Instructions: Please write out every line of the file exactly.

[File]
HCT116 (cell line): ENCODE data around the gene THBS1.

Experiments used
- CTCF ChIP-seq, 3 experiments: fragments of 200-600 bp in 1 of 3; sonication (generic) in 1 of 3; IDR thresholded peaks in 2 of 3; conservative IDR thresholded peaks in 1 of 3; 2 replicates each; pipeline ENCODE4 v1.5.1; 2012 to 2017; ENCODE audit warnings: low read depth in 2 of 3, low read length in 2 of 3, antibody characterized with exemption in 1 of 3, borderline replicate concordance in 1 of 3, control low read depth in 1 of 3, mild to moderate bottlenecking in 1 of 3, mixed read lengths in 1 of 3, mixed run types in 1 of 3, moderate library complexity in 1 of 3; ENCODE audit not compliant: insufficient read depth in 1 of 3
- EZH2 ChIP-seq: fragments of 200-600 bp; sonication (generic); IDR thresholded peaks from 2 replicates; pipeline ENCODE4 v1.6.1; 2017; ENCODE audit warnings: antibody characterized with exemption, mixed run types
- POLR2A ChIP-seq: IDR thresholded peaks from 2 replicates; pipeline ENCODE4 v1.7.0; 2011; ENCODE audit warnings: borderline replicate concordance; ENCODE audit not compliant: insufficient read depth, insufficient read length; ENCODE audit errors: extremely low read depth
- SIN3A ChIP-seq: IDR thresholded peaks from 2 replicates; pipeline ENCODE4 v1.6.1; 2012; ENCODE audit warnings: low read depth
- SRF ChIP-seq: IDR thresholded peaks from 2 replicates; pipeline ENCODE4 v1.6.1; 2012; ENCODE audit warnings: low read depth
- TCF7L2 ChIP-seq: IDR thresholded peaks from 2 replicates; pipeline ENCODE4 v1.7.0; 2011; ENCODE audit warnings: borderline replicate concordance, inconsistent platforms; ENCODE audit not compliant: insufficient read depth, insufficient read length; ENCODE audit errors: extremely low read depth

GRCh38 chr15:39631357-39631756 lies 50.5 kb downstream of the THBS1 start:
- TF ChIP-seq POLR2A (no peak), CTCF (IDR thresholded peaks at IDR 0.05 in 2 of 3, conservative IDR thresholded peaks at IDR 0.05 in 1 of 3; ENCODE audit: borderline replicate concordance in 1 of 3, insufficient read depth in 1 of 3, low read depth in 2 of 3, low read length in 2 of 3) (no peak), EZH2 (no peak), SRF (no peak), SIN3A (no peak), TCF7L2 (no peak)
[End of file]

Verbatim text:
HCT116 (cell line): ENCODE data around the gene THBS1.

Experiments used
- CTCF ChIP-seq, 3 experiments: fragments of 200-600 bp in 1 of 3; sonication (generic) in 1 of 3; IDR thresholded peaks in 2 of 3; conservative IDR thresholded peaks in 1 of 3; 2 replicates each; pipeline ENCODE4 v1.5.1; 2012 to 2017; ENCODE audit warnings: low read depth in 2 of 3, low read length in 2 of 3, antibody characterized with exemption in 1 of 3, borderline replicate concordance in 1 of 3, control low read depth in 1 of 3, mild to moderate bottlenecking in 1 of 3, mixed read lengths in 1 of 3, mixed run types in 1 of 3, moderate library complexity in 1 of 3; ENCODE audit not compliant: insufficient read depth in 1 of 3
- EZH2 ChIP-seq: fragments of 200-600 bp; sonication (generic); IDR thresholded peaks from 2 replicates; pipeline ENCODE4 v1.6.1; 2017; ENCODE audit warnings: antibody characterized with exemption, mixed run types
- POLR2A ChIP-seq: IDR thresholded peaks from 2 replicates; pipeline ENCODE4 v1.7.0; 2011; ENCODE audit warnings: borderline replicate concordance; ENCODE audit not compliant: insufficient read depth, insufficient read length; ENCODE audit errors: extremely low read depth
- SIN3A ChIP-seq: IDR thresholded peaks from 2 replicates; pipeline ENCODE4 v1.6.1; 2012; ENCODE audit warnings: low read depth
- SRF ChIP-seq: IDR thresholded peaks from 2 replicates; pipeline ENCODE4 v1.6.1; 2012; ENCODE audit warnings: low read depth
- TCF7L2 ChIP-seq: IDR thresholded peaks from 2 replicates; pipeline ENCODE4 v1.7.0; 2011; ENCODE audit warnings: borderline replicate concordance, inconsistent platforms; ENCODE audit not compliant: insufficient read depth, insufficient read length; ENCODE audit errors: extremely low read depth

GRCh38 chr15:39631357-39631756 lies 50.5 kb downstream of the THBS1 start:
- TF ChIP-seq POLR2A (no peak), CTCF (IDR thresholded peaks at IDR 0.05 in 2 of 3, conservative IDR thresholded peaks at IDR 0.05 in 1 of 3; ENCODE audit: borderline replicate concordance in 1 of 3, insufficient read depth in 1 of 3, low read depth in 2 of 3, low read length in 2 of 3) (no peak), EZH2 (no peak), SRF (no peak), SIN3A (no peak), TCF7L2 (no peak)